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TUESDAY, Sept. 20 (HealthDay News) -- Percutaneous coronary intervention (PCI) of chronic total occlusions (CTOs) is associated with reduced mortality and reduced need for coronary artery bypass grafting in patients with diabetes mellitus (DM), according to a study published in the Oct. 1 issue of The American Journal of Cardiology.
Bimmer E. Claessen, M.D., from the Cardiovascular Research Foundation in New York City, and colleagues investigated the long-term clinical outcomes after PCI of CTOs in 1,742 patients with known DM status (395 with and 1,347 without DM). Participants who underwent PCI of CTOs between 1998 and 2007 were evaluated for five-year clinical outcomes, stratified according to DM status; for successful versus failed CTO PCI; and for the use of drug-eluting (DES) versus bare-metal stents (BMS). Participants were followed up for an average of three years.
The investigators identified similar procedural success in patients with and without DM (P = 0.53). A total of 96.4 and 94 percent of patients with and without DM, respectively, had stent implantation after successful CTO PCI. Successful CTO PCI correlated with significantly reduced long-term mortality (10.4 versus 13.0 percent) and a significant reduction in the requirement for coronary artery bypass grafting (2.4 versus 15.7 percent) in patients with DM. The use of DES compared to BMS correlated with a decrease in target vessel revascularization in patients with (14.8 versus 54.1 percent) and without DM (17.6 versus 26.5 percent). In multivariate analysis, insulin-dependent DM was identified as an independent predictor of mortality in the DM cohort.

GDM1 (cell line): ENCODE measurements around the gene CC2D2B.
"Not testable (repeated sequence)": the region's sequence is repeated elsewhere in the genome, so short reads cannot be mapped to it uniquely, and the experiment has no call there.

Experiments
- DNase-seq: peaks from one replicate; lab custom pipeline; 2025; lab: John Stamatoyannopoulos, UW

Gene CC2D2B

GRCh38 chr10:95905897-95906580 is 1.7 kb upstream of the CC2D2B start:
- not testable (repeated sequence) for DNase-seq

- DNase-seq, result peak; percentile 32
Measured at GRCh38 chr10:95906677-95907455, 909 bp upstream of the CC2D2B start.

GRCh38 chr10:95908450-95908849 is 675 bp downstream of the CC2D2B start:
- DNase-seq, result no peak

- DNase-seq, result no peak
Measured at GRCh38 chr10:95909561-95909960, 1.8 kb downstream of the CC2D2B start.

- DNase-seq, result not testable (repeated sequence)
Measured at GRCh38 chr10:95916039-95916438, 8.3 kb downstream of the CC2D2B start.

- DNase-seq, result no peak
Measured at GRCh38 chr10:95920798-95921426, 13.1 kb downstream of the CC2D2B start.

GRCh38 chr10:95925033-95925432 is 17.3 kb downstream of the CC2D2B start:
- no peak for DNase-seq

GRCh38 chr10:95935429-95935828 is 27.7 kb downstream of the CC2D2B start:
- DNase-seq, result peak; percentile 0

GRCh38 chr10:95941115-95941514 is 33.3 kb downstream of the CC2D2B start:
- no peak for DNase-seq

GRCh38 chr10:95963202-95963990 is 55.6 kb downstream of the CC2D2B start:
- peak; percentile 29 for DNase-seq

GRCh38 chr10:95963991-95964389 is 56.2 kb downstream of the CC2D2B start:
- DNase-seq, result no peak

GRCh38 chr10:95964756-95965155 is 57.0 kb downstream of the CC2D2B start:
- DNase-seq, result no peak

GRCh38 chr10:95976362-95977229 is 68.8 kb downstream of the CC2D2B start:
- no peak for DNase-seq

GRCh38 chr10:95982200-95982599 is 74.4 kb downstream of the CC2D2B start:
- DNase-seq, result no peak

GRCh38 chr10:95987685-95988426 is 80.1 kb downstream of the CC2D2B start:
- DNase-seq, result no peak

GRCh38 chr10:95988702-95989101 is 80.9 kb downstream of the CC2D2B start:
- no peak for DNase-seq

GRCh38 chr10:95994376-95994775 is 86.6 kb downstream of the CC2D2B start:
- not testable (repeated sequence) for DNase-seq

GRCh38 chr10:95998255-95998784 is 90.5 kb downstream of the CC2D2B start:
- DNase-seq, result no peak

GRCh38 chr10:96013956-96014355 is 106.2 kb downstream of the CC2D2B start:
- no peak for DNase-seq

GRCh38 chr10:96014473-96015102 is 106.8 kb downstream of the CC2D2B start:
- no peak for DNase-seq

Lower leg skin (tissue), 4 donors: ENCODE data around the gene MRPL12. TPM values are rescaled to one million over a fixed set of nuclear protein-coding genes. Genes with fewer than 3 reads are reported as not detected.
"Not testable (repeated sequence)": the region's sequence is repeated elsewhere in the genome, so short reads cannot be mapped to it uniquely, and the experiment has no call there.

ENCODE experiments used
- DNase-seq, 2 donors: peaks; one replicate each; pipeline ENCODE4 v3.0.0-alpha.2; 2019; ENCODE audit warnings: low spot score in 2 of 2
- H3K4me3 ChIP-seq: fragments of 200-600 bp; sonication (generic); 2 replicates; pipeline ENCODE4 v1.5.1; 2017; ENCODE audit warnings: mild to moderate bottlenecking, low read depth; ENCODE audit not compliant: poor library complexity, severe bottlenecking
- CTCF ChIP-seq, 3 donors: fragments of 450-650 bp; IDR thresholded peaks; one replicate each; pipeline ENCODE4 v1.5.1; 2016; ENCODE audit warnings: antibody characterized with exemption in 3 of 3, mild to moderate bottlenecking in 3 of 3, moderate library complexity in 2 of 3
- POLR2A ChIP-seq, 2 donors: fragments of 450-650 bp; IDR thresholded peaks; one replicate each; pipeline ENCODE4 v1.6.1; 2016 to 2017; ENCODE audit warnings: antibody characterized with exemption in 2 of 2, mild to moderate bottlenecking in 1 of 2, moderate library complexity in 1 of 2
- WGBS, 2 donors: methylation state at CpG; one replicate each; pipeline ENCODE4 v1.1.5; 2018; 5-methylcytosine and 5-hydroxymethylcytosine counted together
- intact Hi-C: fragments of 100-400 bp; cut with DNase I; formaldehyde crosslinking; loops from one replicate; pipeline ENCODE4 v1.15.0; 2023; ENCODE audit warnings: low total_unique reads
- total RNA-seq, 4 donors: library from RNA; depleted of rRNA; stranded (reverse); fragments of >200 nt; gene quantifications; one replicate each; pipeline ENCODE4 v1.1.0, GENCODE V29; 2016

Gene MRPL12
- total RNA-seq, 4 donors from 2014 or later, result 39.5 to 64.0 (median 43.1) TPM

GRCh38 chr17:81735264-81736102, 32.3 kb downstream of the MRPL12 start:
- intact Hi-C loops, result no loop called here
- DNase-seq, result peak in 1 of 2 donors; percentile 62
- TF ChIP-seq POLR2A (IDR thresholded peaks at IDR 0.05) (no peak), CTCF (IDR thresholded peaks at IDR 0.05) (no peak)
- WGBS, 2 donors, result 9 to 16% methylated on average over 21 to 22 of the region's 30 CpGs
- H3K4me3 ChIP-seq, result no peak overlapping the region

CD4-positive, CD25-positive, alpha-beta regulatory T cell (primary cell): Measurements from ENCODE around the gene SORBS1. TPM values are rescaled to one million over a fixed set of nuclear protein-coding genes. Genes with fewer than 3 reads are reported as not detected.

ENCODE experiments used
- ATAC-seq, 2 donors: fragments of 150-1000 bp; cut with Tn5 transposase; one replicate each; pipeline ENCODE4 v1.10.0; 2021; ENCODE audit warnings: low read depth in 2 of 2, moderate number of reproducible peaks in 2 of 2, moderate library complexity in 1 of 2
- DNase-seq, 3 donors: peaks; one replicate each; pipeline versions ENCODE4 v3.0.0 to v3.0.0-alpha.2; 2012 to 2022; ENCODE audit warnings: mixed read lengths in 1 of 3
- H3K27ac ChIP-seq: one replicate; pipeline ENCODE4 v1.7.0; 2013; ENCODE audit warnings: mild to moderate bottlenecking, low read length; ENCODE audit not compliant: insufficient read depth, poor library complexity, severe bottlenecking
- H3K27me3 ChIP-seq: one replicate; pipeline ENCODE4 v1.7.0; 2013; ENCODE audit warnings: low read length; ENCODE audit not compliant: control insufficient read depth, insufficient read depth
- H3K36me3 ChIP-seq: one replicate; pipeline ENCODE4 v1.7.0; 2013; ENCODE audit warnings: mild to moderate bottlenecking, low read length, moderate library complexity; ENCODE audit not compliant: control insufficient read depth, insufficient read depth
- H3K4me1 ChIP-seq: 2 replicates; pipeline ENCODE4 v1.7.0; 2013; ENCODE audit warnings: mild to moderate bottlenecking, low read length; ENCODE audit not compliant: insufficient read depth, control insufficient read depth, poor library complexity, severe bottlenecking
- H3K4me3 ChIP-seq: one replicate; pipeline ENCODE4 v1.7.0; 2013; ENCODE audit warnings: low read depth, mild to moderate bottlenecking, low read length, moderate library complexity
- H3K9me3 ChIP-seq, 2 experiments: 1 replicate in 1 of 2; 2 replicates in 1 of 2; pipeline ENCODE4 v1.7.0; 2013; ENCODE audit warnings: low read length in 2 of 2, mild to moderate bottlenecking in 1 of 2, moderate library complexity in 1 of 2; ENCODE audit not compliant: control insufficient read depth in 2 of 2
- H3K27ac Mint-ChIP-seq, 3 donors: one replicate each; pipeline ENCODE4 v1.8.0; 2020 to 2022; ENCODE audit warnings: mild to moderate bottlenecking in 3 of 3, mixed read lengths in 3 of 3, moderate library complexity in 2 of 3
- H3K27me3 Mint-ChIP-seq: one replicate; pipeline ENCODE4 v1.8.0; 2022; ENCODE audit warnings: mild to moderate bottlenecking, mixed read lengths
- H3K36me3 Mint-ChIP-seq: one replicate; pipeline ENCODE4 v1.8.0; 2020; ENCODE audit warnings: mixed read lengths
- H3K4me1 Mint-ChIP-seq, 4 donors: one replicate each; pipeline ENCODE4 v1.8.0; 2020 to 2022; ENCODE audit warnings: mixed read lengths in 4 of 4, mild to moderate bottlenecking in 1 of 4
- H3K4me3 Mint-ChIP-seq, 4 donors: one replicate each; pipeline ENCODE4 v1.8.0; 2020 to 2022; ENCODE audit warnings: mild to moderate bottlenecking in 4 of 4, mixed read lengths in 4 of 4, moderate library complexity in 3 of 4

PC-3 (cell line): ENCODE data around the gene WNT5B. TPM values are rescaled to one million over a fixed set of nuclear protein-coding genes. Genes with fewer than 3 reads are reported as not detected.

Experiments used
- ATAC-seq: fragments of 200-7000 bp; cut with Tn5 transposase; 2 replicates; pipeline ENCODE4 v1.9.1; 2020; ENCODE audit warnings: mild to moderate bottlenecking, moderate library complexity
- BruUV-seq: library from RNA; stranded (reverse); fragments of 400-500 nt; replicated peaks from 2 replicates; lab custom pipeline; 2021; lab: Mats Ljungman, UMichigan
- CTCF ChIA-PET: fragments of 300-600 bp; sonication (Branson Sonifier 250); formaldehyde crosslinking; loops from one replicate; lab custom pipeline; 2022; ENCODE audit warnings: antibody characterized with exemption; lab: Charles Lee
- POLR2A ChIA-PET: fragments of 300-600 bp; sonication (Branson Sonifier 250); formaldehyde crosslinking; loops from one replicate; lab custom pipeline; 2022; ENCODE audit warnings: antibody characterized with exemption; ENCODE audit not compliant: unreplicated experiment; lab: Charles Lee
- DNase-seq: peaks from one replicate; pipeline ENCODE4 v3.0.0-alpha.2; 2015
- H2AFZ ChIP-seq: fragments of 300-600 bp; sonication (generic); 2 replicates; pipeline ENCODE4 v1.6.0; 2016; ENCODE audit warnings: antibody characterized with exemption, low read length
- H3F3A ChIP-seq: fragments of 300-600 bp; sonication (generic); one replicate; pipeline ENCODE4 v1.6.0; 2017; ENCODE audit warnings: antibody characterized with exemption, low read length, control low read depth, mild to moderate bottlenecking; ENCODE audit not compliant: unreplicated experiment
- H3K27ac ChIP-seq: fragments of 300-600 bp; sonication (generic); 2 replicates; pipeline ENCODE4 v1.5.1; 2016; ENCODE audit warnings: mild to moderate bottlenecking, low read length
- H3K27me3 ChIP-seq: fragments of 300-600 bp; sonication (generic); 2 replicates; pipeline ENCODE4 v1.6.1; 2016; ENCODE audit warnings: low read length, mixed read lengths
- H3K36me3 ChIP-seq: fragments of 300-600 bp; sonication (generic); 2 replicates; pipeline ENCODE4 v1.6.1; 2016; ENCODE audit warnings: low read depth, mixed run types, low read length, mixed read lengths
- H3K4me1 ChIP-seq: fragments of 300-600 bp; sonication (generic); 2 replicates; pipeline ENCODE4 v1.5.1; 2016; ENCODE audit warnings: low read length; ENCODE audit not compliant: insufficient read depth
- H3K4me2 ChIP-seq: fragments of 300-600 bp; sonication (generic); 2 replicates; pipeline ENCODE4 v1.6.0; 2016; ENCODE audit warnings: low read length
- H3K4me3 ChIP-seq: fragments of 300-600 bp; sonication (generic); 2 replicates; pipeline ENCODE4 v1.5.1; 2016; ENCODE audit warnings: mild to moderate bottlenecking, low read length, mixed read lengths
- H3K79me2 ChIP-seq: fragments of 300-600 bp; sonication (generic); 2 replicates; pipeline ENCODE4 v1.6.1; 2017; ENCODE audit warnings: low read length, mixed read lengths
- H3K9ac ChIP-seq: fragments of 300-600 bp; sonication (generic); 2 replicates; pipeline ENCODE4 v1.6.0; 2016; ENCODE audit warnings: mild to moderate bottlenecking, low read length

"Successful CTO PCI in patients with DM was associated with a reduction in mortality and the need for coronary artery bypass grafting," the authors write.
Two authors disclosed financial ties to Cordis Corporation. One of the study authors disclosed financial ties to Boston Scientific Corporation.
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